Unfair Labor Practice FAQ

What do I need to know to file a complaint?

The Commission only has authority over collective bargaining rights for public sector employees in Washington State.   PERC does not have authority over private sector employees, or non collective-bargaining issues.  If PERC does not have authority over your complaint, you may contact the following organizations:

  • Private Sector employees
    • National Labor Relations Board at 206.220.6300 or nlrb.gov
    • Federal Mediation and Conciliation Service at 206.553.5800 or fmcs.gov

    Discrimination Complaints (except on the basis of union activities)

    • Human Rights Commission at 800.233.3247 or hum.wa.gov
    • Equal Employment Opportunity Commission at 800.669.4000 or eeoc.gov

    Employment Standards/Workplace Rights

    • Department of Labor and Industries at 866.219.7321 or lni.wa.gov

  • Unions may file a complaint concerning employees it represents or is seeking to represent.              
  • Employers may file a complaint against a union that represents employees or is seeking to represent employees.
  • Individual employees may file complaints alleging “interference”, “domination” or “discrimination” violations against either the Employer, Union or both.

Employees may file a complaint on the basis of:

  • Interference – To interfere with, restrain, or coerce employees in the exercise of their collective bargaining rights.
  • Domination or Assistance – To control, dominate, or interfere with a bargaining representative.
  • Discrimination – To deprive rights, benefits, or status in reprisal for union activities.

A complaint must be filed within 6 months from the date the complainant knew or should have known of the alleged violation.

No. PERC staff is strictly neutral and can only answer questions about rules and procedures, and cannot provide legal advice.

You are not required to have an attorney.  If you do not hire an attorney it is recommended that you:

  • Study the statute and rules.
  • Review your claims and evidence.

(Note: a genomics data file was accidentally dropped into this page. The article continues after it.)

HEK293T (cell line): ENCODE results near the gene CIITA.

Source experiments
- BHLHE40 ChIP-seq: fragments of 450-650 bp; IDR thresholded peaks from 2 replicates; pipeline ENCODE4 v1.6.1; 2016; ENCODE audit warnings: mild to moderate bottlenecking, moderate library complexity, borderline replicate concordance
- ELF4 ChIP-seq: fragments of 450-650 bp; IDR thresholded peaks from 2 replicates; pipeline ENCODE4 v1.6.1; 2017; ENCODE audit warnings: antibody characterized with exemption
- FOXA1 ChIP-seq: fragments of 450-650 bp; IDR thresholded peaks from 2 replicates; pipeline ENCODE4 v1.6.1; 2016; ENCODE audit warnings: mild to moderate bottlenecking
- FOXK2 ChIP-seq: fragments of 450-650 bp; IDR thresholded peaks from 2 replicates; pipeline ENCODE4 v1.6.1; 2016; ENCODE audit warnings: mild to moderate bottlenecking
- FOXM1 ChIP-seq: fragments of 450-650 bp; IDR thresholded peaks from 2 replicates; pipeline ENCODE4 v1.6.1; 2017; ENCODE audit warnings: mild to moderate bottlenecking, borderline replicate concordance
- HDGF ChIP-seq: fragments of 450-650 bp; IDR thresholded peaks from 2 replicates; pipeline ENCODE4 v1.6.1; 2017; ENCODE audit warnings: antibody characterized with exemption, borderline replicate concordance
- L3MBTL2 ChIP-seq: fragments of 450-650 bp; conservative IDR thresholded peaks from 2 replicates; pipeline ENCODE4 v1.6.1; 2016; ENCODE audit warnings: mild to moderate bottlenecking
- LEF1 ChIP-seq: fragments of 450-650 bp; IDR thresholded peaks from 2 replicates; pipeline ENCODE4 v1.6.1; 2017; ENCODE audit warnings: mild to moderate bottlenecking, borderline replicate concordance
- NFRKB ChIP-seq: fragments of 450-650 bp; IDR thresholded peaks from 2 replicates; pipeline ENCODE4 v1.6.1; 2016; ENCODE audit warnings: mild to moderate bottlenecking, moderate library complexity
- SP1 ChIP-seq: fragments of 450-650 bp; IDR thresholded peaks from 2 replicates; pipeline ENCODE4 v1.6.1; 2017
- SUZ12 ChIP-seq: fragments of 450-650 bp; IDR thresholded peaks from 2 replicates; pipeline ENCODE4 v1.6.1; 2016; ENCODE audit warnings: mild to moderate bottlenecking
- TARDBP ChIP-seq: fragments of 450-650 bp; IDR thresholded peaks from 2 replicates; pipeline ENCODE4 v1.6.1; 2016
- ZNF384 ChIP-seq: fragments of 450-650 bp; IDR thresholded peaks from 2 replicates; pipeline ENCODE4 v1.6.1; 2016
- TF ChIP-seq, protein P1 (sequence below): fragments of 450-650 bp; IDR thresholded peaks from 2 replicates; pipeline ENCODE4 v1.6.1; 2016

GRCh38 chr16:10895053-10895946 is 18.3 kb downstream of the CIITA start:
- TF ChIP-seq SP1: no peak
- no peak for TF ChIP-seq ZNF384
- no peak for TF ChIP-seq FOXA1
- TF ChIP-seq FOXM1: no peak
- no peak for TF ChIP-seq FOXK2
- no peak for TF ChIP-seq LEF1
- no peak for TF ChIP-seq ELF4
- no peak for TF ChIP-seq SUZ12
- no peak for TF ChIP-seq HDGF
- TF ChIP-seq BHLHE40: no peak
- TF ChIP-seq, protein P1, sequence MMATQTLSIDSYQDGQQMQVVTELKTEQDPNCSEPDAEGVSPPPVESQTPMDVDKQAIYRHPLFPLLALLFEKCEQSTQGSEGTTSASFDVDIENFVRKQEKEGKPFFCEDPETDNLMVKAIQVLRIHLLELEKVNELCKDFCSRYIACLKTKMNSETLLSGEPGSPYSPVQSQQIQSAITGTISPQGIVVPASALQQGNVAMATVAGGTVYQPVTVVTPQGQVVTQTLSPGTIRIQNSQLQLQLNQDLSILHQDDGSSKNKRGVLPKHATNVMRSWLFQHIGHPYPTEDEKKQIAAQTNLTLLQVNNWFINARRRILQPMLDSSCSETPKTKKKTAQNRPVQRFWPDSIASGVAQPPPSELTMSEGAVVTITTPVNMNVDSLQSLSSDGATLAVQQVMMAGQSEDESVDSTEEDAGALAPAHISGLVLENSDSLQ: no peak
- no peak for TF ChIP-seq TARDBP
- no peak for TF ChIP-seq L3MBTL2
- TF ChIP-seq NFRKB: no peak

• Make your own decision whether to hire an attorney at your own expense.

Yes, parties may request a settlement conference for an unfair labor practice complaint. That settlement conference is assigned to a separate PERC mediator. See WAC 391-45-260 for more information.

What happens after a case is filed?

  • A complaint is reviewed to determine whether it alleges a violation under PERC’s authority and a ruling is issued generally within 15 days after filing.
  • If it is determined to be under PERC’s authority, an assignment letter is sent to the parties and an Examiner contacts the parties generally within 2 weeks to schedule a hearing.
  • The hearing is scheduled based on the availability of the parties.
  • It generally takes a court reporter 15 – 30 days to prepare a written transcript of the hearing following the close of the hearing, depending on the number of hearing days.
  • The parties generally have 30 days to file closing briefs to Examiner following completion of the written transcript.
  • PERC will typically issue a written decision 90 days after the closing briefs are filed.

A hearing is similar to a trial before a judge.  The PERC Examiner acts as an Administrative Law Judge.  Parties must provide evidence through testimony of witnesses and exhibits regarding the disputed issues.

After the hearing, PERC will issue a written decision based on the evidence presented at the hearing.  A decision is typically issued 90 days after the closing briefs are filed.  PERC staff cannot provide any information about the content of a decision until it is officially issued.  Once issued, the decision is mailed to the parties on the case and posted on the PERC website:  perc.wa.gov.

It is illegal for a public employer or union to retaliate against a public employee who files a complaint or gives testimony at a PERC hearing.

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